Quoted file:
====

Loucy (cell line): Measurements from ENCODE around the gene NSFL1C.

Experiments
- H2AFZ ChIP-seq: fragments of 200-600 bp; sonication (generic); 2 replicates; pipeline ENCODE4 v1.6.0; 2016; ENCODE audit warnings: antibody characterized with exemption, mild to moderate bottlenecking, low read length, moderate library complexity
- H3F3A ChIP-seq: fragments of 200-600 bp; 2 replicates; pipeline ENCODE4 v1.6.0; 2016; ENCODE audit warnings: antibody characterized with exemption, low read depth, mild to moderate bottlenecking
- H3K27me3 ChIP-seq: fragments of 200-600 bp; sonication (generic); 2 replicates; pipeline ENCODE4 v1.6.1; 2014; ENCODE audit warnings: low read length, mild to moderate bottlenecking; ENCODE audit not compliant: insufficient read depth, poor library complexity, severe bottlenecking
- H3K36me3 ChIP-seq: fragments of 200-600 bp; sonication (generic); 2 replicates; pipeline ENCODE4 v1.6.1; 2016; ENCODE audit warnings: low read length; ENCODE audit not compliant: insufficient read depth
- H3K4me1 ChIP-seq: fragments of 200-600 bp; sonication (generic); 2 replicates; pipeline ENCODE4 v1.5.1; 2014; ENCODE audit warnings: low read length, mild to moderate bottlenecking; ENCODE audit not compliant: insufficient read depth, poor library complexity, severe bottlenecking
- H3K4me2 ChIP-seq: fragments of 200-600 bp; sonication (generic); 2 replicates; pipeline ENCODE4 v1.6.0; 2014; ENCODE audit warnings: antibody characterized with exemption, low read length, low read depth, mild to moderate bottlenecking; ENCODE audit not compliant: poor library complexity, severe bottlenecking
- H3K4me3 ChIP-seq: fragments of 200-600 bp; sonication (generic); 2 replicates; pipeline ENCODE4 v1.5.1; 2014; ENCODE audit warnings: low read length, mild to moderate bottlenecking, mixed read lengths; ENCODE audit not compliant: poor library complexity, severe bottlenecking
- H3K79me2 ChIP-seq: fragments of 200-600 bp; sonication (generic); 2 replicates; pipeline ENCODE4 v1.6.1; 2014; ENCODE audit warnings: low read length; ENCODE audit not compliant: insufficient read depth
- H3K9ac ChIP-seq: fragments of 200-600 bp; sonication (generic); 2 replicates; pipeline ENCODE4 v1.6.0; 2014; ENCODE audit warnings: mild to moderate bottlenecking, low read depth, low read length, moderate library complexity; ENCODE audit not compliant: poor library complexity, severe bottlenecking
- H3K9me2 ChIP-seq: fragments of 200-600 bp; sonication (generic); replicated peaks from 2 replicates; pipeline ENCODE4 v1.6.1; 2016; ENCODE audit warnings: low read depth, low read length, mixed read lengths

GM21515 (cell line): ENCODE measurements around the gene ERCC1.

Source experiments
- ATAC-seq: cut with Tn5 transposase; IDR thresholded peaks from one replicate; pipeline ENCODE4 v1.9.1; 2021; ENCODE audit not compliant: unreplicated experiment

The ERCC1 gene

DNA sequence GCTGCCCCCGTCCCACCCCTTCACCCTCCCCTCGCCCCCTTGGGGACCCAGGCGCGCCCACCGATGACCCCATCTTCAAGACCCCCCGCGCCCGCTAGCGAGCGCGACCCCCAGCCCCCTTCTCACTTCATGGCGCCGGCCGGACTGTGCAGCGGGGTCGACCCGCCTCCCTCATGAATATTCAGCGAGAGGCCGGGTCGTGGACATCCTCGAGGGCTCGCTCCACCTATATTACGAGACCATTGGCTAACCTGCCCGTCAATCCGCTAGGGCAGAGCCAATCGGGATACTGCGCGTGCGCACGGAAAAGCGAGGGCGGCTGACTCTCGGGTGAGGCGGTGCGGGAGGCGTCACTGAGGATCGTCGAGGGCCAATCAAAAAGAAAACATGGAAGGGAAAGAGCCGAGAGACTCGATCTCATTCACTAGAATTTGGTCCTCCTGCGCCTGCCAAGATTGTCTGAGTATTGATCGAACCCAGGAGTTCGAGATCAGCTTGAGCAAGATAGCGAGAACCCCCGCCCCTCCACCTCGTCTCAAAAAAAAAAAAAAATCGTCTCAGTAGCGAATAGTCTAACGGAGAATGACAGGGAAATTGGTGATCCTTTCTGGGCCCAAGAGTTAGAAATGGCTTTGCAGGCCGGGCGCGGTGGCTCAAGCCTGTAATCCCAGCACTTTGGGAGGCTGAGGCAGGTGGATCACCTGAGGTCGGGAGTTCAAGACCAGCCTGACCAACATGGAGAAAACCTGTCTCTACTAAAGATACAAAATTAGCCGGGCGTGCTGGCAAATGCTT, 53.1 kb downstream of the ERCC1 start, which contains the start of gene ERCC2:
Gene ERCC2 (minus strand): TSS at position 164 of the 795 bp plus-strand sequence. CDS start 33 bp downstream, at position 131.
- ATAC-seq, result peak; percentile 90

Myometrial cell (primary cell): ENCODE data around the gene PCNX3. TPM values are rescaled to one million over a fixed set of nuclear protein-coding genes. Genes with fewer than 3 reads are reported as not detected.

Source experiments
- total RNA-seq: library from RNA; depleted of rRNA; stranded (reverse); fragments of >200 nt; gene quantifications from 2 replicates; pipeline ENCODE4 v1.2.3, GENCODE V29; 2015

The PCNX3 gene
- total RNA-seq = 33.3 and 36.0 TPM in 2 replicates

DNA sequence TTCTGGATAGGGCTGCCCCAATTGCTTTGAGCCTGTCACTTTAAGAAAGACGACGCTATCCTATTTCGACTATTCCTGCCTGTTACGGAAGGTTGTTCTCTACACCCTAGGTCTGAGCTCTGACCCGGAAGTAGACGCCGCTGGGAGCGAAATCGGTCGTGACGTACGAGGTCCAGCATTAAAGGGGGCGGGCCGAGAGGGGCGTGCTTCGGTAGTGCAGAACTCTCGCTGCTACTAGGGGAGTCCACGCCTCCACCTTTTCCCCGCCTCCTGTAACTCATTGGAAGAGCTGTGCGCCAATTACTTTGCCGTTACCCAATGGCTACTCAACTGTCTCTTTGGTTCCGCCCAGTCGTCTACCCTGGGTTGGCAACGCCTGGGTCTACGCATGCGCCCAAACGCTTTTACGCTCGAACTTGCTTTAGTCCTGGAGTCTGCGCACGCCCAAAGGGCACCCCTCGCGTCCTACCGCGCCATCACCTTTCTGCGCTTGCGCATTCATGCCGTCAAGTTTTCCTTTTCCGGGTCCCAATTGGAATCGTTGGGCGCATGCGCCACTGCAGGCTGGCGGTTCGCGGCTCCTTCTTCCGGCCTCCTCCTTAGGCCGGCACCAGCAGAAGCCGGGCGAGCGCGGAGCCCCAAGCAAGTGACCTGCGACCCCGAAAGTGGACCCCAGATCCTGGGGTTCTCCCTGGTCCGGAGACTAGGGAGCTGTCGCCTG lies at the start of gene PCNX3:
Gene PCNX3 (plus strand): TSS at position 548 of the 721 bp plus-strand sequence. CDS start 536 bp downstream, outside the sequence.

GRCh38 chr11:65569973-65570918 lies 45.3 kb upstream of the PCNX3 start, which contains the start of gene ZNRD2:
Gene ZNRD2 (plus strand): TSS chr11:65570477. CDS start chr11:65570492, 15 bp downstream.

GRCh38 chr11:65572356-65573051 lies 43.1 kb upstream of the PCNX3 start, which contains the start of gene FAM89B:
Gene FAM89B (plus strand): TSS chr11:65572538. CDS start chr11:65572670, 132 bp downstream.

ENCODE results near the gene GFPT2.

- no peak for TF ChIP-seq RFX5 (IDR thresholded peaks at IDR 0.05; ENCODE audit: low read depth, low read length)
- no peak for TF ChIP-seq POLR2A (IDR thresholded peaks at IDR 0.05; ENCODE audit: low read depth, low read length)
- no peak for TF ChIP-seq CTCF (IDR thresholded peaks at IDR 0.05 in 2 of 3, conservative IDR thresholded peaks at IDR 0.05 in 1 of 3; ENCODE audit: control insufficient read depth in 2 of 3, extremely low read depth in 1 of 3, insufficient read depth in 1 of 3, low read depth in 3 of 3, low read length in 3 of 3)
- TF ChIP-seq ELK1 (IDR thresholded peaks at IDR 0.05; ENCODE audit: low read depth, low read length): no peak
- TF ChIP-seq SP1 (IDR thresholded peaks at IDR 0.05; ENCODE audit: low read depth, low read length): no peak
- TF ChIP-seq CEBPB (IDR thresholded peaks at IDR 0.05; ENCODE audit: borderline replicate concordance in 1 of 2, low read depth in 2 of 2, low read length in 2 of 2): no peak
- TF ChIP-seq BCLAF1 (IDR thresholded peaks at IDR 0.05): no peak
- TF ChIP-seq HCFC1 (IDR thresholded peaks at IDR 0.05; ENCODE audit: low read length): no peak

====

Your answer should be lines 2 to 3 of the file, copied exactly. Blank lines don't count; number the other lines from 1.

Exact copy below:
Experiments
- H2AFZ ChIP-seq: fragments of 200-600 bp; sonication (generic); 2 replicates; pipeline ENCODE4 v1.6.0; 2016; ENCODE audit warnings: antibody characterized with exemption, mild to moderate bottlenecking, low read length, moderate library complexity